Also going to point out that the SEP concept has been around since 1985.



AEP? thats a new one - as its the the Firepower Enhancement Package (FEP) for the USMC M1A1 tanks.

And the US Army fields 240 (or there abouts) M1A2 SEP`s . production was cancelled in 2004 short of the 1,150 they wanted.


Are you aware that the M1A2 SEP enter the AIM prgramme in 2012?

The current Army plan allows for a fleet of 588 M1A2 SEP, 586 M1A2 and 4,393 M1A1 tanks. The potential exits for a retrofit program of 129 M1A2 tanks to the SEP configuration between 2004 and 2005. Initial fielding of the M1A2 to the Army's 1st Cavalry Division, Fort Hood, Texas, was complete by August 1998. Fielding to the 3rd Armored Cavalry Regiment, Ft. Carson, Colorado ended in 2000. Fielding of the M1A2 (SEP) began in spring 2000 with the 4th Infantry Division, Fort Hood, Texas, and continues. Rolling over of the 1st Cavalry Division's M1A2 tanks to new M1A2 (SEP) tank began in 2001 and continues.

Except , that in 2004 funding was stopped (all bar a one off order for 60 SEP`s in 2005) , so what you see now is what you get - the M1A1-D is the majority tank in the fleet.



posted on Dec, 21 2005 @ 12:24 PM
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Originally posted by Harlequin

Originally posted by Weps_The_Tanker

Actually the U.S. Army is nolong using the M1IP and hasn't since Aguast 1996.


thats right because they are now M1A1-D`s as per the AIM programme.


Actually the 100mm's is the Glasis Plates A.K.A. ERA added for the Tank Urban Survival Kit.


no , the extra 100mm is from the turret NOT the front glacis



TUSK isn't a tank, is a kit that can be added to any M1A1 or M1A2.


TUSK is really for the M1A2 tanks as thy lost the remote controlled turret gun earlier



Also I would like to point out that the M1A2 AEP is on hold due to the fact it has no funds, currently the U.S. Army field 500 SEP's.

Also going to point out that the SEP concept has been around since 1985.



AEP? thats a new one - as its the the Firepower Enhancement Package (FEP) for the USMC M1A1 tanks.

And the US Army fields 240 (or there abouts) M1A2 SEP`s . production was cancelled in 2004 short of the 1,150 they wanted.


Are you aware that the M1A2 SEP enter the AIM prgramme in 2012?

The current Army plan allows for a fleet of 588 M1A2 SEP, 586 M1A2 and 4,393 M1A1 tanks. The potential exits for a retrofit program of 129 M1A2 tanks to the SEP configuration between 2004 and 2005. Initial fielding of the M1A2 to the Army's 1st Cavalry Division, Fort Hood, Texas, was complete by August 1998. Fielding to the 3rd Armored Cavalry Regiment, Ft. Carson, Colorado ended in 2000. Fielding of the M1A2 (SEP) began in spring 2000 with the 4th Infantry Division, Fort Hood, Texas, and continues. Rolling over of the 1st Cavalry Division's M1A2 tanks to new M1A2 (SEP) tank began in 2001 and continues.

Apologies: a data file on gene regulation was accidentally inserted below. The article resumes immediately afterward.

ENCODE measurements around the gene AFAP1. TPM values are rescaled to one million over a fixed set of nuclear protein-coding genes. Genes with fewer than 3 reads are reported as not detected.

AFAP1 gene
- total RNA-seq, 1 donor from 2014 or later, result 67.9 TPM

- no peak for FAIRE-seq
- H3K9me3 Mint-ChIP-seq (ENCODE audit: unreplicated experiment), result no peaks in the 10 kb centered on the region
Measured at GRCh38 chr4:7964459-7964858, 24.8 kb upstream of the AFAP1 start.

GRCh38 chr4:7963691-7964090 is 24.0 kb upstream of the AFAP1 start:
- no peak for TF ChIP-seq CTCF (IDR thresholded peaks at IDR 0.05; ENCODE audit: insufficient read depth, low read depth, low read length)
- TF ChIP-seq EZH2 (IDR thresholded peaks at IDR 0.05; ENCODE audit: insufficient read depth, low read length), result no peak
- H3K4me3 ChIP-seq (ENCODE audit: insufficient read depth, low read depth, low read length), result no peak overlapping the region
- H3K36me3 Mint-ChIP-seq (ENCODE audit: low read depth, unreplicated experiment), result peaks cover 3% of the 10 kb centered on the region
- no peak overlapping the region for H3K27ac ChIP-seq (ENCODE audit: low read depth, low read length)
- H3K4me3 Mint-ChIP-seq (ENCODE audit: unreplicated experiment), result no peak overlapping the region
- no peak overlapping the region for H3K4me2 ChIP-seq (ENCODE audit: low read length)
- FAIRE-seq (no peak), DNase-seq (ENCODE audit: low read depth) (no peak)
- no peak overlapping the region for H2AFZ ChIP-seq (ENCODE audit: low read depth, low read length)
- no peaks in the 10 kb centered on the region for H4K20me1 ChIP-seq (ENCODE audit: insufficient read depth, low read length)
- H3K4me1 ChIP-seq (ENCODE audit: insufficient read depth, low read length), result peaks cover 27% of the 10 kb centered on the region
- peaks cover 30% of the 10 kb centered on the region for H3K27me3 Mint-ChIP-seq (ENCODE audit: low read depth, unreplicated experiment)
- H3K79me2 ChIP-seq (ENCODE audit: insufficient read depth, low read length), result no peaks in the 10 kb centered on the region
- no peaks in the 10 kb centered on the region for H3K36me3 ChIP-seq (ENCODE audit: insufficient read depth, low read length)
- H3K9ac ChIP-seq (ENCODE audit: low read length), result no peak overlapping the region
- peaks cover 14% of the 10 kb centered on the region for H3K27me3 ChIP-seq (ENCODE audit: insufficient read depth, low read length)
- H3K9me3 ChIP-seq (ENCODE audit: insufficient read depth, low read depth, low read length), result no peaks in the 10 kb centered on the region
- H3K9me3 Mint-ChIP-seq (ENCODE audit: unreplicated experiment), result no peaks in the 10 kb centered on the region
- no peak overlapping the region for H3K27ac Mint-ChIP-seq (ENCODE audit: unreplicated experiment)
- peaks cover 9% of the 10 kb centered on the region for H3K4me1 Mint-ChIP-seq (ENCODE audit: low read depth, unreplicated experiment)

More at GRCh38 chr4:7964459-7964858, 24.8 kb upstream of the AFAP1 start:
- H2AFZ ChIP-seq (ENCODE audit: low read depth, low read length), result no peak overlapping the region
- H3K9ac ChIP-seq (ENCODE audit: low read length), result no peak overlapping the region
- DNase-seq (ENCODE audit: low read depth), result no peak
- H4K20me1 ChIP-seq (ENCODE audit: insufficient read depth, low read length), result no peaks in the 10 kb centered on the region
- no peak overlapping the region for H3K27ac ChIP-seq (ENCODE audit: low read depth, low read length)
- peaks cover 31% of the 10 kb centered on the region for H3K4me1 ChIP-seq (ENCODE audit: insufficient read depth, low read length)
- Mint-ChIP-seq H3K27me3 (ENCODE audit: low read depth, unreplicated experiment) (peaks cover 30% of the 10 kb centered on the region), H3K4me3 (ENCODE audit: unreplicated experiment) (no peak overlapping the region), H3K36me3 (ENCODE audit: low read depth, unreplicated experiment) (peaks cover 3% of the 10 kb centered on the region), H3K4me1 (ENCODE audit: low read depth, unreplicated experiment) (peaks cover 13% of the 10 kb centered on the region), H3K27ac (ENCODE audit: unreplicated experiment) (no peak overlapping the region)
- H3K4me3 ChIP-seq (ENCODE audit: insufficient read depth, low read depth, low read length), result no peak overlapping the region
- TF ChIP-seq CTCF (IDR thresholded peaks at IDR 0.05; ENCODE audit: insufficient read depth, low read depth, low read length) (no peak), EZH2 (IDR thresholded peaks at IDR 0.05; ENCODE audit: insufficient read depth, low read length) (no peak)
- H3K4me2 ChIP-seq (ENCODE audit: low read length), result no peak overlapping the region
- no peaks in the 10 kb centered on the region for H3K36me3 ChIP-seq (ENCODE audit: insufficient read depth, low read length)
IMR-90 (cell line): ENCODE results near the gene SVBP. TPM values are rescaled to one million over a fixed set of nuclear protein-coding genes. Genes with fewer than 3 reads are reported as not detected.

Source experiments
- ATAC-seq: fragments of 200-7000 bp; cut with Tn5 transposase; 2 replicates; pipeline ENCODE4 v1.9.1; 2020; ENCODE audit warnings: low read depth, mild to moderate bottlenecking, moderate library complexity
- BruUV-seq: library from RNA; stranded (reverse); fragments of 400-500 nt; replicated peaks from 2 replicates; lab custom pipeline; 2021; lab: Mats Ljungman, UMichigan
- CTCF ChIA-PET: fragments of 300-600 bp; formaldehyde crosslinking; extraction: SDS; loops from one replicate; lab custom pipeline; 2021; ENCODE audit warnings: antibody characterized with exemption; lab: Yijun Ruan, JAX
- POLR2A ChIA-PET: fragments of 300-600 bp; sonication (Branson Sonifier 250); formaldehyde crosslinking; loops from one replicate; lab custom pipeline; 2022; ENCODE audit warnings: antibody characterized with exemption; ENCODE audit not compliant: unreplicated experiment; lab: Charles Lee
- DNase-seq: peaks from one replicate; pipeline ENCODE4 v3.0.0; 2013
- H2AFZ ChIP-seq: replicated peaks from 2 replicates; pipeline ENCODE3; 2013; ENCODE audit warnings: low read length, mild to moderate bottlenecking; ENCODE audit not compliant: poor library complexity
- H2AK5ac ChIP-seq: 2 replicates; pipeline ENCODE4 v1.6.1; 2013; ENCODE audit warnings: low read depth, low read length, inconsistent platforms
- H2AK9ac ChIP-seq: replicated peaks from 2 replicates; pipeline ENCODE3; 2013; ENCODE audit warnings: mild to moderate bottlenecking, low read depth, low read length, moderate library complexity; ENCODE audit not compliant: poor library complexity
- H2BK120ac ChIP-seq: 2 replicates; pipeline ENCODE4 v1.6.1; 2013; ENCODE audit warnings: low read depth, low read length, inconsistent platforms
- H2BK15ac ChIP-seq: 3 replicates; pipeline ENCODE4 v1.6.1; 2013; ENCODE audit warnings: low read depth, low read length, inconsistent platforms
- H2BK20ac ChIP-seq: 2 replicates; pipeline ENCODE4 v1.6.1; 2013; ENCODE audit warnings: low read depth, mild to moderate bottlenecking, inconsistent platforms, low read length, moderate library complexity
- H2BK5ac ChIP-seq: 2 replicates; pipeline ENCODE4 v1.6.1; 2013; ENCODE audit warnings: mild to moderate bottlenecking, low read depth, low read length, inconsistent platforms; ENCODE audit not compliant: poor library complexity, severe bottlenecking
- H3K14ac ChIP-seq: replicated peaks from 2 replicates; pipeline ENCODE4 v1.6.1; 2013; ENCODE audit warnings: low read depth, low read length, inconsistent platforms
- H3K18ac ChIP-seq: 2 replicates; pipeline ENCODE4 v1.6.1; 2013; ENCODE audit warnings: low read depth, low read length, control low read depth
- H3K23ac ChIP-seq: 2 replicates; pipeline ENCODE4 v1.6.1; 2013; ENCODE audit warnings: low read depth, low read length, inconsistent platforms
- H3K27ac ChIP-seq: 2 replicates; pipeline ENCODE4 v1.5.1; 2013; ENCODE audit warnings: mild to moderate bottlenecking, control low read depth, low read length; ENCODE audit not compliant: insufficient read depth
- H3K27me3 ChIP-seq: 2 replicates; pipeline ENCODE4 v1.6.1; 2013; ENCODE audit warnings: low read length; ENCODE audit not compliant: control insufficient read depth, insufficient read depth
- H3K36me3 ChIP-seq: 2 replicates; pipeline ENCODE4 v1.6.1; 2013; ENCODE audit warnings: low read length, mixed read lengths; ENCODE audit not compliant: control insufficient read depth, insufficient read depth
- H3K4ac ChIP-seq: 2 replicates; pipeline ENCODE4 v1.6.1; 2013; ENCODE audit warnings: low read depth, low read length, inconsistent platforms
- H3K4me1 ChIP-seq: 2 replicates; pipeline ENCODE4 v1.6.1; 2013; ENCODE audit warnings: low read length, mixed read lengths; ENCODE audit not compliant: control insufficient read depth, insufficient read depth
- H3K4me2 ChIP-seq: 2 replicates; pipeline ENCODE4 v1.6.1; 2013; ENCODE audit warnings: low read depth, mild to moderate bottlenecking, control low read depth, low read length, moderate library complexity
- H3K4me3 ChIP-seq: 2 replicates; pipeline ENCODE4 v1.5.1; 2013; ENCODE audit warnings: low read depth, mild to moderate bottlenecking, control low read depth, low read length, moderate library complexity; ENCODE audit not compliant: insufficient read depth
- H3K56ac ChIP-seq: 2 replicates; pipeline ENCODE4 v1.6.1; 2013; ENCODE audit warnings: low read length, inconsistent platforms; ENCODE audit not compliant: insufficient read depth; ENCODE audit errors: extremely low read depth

Except , that in 2004 funding was stopped (all bar a one off order for 60 SEP`s in 2005) , so what you see now is what you get - the M1A1-D is the majority tank in the fleet.


When I typed AEP I meant SEP.

No TUSK is not mainly for the A2. The M2 on the M1A1 can be controled electronically and maunally from inside. (I myslef having used it.) The CROWS system was added to TUSK after the whole CITV uproar. Did you know that the TUSK even had a mounting for M18A1's?

Actually the SEP or Future Battlefield System is planned on being the MBT by 2030.

Very true that the majority is the M1A1-D's.



posted on Dec, 21 2005 @ 03:10 PM
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Originally posted by Weps_The_Tanker
While there are amny great MBT's out there, IMO the M1 was the real pioneer for the MBT. Sporting a seprate ammo stowage compartment, new APFSDS rounds, CHobham and later added DU mesh, all the gizmo's and gadet's a tank can hold.

Also being one of the first powered by a Turbine (No not the first air plane eninge, the Sherman had that). Also having the turret bustle attached to the turret instead of setting the turret in a turtle shell type configeration over the chassis.


The "MBT concept" has its origins already in the 50s, when it became clear that heavier tanks have no more advantage because of improvements in AT weaponry. The pioneer of the "new generation", the features we see with most contemporary tanks, is the Leopard 2. All in all the Abrams is a combination of many improvements - BUT it was NOT the pioneer in these fields.